We’ve come a long way in terms of medical diagnostic technology in recent years. It’s now cheap and easy to identify a wide range of viruses and bacteria, including some we’ve never seen before. However, our ability to find pathogens has outpaced our ability to understand the role they may (or may not) play in disease. So, we end up in lots of situations where someone finds a “new” pathogen and we have to figure out if it’s really new (vs we just didn’t know it was there before) and whether it’s relevant.
If we test a bunch of dogs with respiratory disease, we’ll find a variety of viruses.
- Some are viruses we know cause disease, but we can often still find them in some healthy dogs too.
- Some are viruses that we suspect have the potential to cause disease, but we don’t know how relevant they are, or under what specific circumstances they may be relevant.
- Some are viruses about which we simple have no clue.
That’s a long winded introduction to a story about an outbreak of canine pneumovirus in an animal shelter in Florida.
As with any situation like this, they could be dealing with:
- A pneumovirus outbreak.
- An outbreak caused primarily by some other pathogen, but pneumovirus is co-infecting dogs and making it worse.
- An outbreak caused by some other pathogen, and pneumovirus just happened to be present in the dogs at the same time but isn’t actually part of the problem.
Details are limited in the available news articles, but it sounds like a lot of dogs tested positive for pneumovirus. Knowing how many dogs were tested, and for what other things they were tested would be helpful. Presumably they didn’t find any of our usual suspects like canine parainfluenza virus, Bordetella bronchiseptica, canine influenza or canine respiratory coronavirus, otherwise those would have been mentioned first.
What is canine pneumovirus?
I always talk about pneumovirus when I list potential causes of infectious respiratory disease in dogs, but usually with the disclaimer “I don’t really know how important it is.” Studies that have looked at different dog populations have reported finding canine pneumovirus in 1-15%% of dogs with respiratory disease, but most often in less than 5%. Rates of 0-6.1% have been reported for healthy dogs. Finding the virus in healthy dogs doesn’t mean it can’t cause disease, it just makes it harder to determine if it’s relevant in sick dogs.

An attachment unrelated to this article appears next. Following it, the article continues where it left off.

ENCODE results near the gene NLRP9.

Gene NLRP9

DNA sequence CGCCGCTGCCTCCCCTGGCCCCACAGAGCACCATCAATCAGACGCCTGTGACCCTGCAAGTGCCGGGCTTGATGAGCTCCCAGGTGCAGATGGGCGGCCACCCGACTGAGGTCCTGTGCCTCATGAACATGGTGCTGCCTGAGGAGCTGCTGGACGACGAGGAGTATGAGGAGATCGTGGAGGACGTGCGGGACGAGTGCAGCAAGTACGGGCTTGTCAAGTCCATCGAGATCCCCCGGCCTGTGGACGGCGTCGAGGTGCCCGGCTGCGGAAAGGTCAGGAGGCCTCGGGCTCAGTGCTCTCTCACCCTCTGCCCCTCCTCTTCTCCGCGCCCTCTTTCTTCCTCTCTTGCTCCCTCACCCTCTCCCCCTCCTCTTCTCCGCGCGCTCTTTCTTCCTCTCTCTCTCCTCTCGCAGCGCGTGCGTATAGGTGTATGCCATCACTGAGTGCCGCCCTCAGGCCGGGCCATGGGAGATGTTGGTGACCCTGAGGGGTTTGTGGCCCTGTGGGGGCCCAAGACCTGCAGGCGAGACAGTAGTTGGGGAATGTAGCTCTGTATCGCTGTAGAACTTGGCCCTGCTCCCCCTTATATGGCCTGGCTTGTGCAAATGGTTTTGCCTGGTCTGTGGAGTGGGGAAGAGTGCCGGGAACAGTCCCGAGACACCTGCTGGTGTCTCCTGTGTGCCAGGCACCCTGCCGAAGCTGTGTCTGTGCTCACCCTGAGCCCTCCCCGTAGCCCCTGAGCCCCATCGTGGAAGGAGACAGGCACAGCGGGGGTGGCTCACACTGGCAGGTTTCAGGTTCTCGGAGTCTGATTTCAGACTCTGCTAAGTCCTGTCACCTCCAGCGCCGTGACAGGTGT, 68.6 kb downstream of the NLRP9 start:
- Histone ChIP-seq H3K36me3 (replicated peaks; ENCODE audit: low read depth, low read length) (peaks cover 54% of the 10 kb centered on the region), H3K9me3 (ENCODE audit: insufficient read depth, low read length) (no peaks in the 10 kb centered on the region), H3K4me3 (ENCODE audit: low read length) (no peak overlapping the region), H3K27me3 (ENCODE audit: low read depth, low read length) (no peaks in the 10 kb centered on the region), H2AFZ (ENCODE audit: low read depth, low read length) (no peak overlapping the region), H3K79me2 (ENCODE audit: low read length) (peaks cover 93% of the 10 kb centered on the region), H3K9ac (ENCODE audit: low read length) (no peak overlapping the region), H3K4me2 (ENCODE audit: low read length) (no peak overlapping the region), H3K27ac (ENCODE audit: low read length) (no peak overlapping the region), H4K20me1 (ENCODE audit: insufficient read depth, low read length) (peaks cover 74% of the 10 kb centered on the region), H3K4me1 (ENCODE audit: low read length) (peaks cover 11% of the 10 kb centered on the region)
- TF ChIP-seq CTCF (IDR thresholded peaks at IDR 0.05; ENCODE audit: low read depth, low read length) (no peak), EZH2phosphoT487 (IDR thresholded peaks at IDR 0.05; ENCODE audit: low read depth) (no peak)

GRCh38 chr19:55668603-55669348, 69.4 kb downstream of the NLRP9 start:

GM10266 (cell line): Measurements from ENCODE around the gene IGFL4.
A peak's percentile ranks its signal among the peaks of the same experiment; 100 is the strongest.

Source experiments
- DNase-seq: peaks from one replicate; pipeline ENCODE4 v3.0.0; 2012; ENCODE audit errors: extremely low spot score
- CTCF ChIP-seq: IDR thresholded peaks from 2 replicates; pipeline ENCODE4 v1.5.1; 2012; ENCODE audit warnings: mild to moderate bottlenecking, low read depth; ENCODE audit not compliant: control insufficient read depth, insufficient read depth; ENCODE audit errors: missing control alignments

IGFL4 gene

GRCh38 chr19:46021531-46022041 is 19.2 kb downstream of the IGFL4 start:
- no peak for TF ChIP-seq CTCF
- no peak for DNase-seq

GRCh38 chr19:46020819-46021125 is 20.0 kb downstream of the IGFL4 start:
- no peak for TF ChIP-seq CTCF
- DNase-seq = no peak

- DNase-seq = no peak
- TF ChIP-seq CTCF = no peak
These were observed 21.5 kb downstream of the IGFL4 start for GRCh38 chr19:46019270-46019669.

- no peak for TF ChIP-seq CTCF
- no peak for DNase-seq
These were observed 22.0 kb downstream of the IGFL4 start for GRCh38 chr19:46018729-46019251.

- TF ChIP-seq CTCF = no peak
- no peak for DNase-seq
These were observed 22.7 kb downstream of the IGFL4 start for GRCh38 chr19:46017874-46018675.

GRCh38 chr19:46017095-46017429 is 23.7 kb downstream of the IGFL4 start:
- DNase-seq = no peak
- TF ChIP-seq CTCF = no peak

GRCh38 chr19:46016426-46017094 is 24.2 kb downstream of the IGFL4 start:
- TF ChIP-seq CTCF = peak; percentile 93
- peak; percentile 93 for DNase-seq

Studies looking at antibodies against the penumovirus in dogs (an indication of previous infection) have found high rates in healthy dogs, often over 50%. Dogs often develop antibodies to the virus after being admitted to a shelter. This suggests that this virus is circulating widely in the dog population and probably not causing much disease, or at least not much serious disease. When dogs mix in congregate settings like shelters, the risk of infection goes up.
My guess is that this virus does cause some disease, but likely usually just mild upper respiratory tract infections, with exposure being common when younger dogs start mixing. Once they’ve been infected, dogs are probably low risk for getting sick later in life. Shelters are high risk for exposure because of the number and variety of dogs in close quarters. Dogs that haven’t been previously infected would be susceptible, and that could lead to an outbreak with what I’d expect to be relatively mild disease.
So, back to this canine pneumovirus outbreak in Florida.
Is it really a pneumovirus outbreak?
- Quite possibly. Shelters are high risk and if they have tested enough samples to find a lot of pneumovirus and no other causes, it’s a reasonable (albeit always presumptive) diagnosis.
What does it mean?
- Not a lot in the big picture. Outbreaks are always a pain for any shelter, and they’re taking measures to contain it; however, I wouldn’t be worried about broader community issues. Pneumovirus already circulates and is widespread in the dog population. It’s not like canine influenza, where we’d be worried about it spreading rapidly in a largely naïve dog population. Good ol’ infection control is the key to letting the outbreak burn itself out and limiting spread outside the shelter. Nothing major required, just good use of routine practices and awareness.
Can canine pneumovirus infect people?
Not that we know, and I don’t have any real concerns about that. It’s related to human respiratory syncytial virus, an important cause of disease in kids, but there’s no suggestion that this virus infects anything but dogs.